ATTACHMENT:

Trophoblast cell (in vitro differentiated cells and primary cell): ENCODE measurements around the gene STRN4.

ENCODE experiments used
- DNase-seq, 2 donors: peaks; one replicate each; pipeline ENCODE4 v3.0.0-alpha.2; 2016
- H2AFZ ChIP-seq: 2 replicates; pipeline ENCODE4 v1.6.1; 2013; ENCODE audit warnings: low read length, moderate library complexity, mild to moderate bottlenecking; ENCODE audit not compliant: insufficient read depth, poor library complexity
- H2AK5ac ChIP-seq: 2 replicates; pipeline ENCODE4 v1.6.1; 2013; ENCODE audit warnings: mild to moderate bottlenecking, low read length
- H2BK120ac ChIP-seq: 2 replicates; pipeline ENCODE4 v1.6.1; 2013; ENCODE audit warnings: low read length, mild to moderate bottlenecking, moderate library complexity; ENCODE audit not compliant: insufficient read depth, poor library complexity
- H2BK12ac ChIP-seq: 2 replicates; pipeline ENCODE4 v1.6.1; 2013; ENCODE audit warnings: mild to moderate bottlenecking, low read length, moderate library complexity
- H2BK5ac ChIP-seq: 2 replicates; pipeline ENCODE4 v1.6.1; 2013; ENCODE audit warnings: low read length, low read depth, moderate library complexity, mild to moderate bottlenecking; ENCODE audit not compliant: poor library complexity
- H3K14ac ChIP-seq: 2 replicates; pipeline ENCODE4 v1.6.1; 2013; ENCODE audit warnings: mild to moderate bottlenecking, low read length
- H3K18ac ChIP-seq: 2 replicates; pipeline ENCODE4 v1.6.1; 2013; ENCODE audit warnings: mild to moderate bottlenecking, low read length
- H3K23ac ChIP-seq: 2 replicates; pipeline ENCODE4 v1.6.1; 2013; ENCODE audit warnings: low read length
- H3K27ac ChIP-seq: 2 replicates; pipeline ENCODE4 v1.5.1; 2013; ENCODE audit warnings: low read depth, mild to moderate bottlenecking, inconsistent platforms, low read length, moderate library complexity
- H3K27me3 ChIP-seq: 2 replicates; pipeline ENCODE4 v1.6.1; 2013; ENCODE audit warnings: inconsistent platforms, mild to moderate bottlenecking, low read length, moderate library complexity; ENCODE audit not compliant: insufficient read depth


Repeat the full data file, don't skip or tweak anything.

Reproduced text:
Trophoblast cell (in vitro differentiated cells and primary cell): ENCODE measurements around the gene STRN4.

ENCODE experiments used
- DNase-seq, 2 donors: peaks; one replicate each; pipeline ENCODE4 v3.0.0-alpha.2; 2016
- H2AFZ ChIP-seq: 2 replicates; pipeline ENCODE4 v1.6.1; 2013; ENCODE audit warnings: low read length, moderate library complexity, mild to moderate bottlenecking; ENCODE audit not compliant: insufficient read depth, poor library complexity
- H2AK5ac ChIP-seq: 2 replicates; pipeline ENCODE4 v1.6.1; 2013; ENCODE audit warnings: mild to moderate bottlenecking, low read length
- H2BK120ac ChIP-seq: 2 replicates; pipeline ENCODE4 v1.6.1; 2013; ENCODE audit warnings: low read length, mild to moderate bottlenecking, moderate library complexity; ENCODE audit not compliant: insufficient read depth, poor library complexity
- H2BK12ac ChIP-seq: 2 replicates; pipeline ENCODE4 v1.6.1; 2013; ENCODE audit warnings: mild to moderate bottlenecking, low read length, moderate library complexity
- H2BK5ac ChIP-seq: 2 replicates; pipeline ENCODE4 v1.6.1; 2013; ENCODE audit warnings: low read length, low read depth, moderate library complexity, mild to moderate bottlenecking; ENCODE audit not compliant: poor library complexity
- H3K14ac ChIP-seq: 2 replicates; pipeline ENCODE4 v1.6.1; 2013; ENCODE audit warnings: mild to moderate bottlenecking, low read length
- H3K18ac ChIP-seq: 2 replicates; pipeline ENCODE4 v1.6.1; 2013; ENCODE audit warnings: mild to moderate bottlenecking, low read length
- H3K23ac ChIP-seq: 2 replicates; pipeline ENCODE4 v1.6.1; 2013; ENCODE audit warnings: low read length
- H3K27ac ChIP-seq: 2 replicates; pipeline ENCODE4 v1.5.1; 2013; ENCODE audit warnings: low read depth, mild to moderate bottlenecking, inconsistent platforms, low read length, moderate library complexity
- H3K27me3 ChIP-seq: 2 replicates; pipeline ENCODE4 v1.6.1; 2013; ENCODE audit warnings: inconsistent platforms, mild to moderate bottlenecking, low read length, moderate library complexity; ENCODE audit not compliant: insufficient read depth